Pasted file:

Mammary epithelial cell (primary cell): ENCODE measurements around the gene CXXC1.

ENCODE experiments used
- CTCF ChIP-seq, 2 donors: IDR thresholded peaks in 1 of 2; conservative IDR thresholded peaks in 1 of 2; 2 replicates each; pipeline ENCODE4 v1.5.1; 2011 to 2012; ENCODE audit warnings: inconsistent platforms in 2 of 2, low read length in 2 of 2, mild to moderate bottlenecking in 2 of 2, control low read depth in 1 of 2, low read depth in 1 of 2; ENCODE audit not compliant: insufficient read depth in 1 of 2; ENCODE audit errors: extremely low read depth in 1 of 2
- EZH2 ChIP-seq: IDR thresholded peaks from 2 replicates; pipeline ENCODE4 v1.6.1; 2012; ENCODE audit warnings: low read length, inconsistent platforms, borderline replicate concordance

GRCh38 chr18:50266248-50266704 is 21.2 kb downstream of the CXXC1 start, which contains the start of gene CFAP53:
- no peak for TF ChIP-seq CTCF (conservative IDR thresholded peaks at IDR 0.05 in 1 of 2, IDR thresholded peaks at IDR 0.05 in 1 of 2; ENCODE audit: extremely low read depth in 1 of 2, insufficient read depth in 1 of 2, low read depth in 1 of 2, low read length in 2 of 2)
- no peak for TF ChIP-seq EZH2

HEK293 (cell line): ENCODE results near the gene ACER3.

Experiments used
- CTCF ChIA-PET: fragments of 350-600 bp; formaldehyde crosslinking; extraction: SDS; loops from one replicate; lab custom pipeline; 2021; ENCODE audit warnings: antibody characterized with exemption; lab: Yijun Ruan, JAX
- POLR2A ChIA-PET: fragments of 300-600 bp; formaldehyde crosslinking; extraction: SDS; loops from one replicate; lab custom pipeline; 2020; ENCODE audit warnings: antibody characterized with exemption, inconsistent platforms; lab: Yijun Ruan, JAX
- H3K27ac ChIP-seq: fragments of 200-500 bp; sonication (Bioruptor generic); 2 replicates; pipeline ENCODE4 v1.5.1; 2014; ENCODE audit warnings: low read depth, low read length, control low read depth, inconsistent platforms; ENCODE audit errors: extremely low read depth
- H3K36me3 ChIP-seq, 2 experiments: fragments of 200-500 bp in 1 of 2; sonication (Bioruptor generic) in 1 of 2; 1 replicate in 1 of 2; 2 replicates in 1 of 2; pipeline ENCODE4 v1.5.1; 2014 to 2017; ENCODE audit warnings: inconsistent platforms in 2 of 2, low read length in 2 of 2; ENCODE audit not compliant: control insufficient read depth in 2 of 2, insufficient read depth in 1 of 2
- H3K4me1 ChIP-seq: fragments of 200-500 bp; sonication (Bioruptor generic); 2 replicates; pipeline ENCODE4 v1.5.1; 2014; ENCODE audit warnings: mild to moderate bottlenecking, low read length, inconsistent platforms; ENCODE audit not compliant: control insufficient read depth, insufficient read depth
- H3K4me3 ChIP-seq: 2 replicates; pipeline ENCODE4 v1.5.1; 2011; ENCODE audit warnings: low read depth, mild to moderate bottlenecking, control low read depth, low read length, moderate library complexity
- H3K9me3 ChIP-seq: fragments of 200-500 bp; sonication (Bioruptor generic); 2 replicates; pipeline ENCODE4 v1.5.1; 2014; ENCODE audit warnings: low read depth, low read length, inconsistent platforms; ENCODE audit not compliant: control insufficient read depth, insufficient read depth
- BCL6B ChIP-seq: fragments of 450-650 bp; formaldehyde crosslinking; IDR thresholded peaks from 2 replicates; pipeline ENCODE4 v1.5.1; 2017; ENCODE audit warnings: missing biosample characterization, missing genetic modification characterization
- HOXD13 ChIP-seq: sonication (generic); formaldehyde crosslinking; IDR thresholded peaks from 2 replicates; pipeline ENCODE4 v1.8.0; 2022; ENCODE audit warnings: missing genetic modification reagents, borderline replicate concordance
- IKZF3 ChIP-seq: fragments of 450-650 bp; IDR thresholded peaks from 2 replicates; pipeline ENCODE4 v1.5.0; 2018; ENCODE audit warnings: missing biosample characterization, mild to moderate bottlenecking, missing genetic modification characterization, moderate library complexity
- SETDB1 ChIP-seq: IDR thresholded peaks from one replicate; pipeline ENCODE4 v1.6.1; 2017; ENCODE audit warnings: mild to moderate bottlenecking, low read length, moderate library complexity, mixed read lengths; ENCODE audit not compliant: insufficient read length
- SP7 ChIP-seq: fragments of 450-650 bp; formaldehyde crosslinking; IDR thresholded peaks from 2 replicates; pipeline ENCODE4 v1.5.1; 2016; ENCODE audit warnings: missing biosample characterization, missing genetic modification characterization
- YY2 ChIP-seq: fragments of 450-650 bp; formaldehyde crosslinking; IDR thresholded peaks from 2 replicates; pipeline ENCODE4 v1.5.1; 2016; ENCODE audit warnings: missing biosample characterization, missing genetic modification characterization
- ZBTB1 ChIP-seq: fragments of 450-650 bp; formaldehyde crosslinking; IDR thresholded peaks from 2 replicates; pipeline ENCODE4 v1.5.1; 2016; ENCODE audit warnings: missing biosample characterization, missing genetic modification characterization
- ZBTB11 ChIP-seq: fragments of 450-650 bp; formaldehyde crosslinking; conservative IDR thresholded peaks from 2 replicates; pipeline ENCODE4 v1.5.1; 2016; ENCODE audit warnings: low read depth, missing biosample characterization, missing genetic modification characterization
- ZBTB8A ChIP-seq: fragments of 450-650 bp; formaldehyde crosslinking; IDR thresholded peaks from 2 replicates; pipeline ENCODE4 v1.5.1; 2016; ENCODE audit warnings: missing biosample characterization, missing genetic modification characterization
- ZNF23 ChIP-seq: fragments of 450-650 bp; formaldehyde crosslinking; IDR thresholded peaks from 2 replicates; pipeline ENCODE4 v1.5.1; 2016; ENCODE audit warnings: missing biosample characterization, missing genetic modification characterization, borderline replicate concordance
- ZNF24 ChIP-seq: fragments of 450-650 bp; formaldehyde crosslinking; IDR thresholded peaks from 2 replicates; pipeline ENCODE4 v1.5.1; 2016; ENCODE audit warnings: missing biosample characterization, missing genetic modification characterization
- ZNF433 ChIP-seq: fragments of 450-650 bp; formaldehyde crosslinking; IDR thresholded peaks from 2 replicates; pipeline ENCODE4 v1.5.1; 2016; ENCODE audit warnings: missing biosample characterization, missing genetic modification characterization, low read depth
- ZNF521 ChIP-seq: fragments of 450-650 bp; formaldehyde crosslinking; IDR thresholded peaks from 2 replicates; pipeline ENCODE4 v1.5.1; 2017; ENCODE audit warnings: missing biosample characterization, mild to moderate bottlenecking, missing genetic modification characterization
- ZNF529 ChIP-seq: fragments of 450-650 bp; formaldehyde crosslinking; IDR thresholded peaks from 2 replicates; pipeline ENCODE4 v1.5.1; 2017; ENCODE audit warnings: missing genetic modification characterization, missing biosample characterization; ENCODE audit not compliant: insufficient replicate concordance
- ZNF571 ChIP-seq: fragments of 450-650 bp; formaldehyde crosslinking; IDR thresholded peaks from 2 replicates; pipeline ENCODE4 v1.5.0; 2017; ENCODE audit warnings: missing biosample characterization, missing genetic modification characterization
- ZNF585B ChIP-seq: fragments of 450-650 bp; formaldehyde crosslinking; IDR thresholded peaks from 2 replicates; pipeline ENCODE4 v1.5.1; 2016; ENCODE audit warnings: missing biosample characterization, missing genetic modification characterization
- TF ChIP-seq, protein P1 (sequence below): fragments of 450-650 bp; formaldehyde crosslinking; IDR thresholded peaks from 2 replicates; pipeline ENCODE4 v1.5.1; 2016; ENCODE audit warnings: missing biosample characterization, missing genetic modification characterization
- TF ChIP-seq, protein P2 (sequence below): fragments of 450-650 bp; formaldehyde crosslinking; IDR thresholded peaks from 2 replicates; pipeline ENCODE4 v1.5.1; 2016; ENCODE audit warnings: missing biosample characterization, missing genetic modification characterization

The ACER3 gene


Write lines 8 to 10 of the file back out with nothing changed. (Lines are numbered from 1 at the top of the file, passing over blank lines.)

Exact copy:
HEK293 (cell line): ENCODE results near the gene ACER3.

Experiments used
- CTCF ChIA-PET: fragments of 350-600 bp; formaldehyde crosslinking; extraction: SDS; loops from one replicate; lab custom pipeline; 2021; ENCODE audit warnings: antibody characterized with exemption; lab: Yijun Ruan, JAX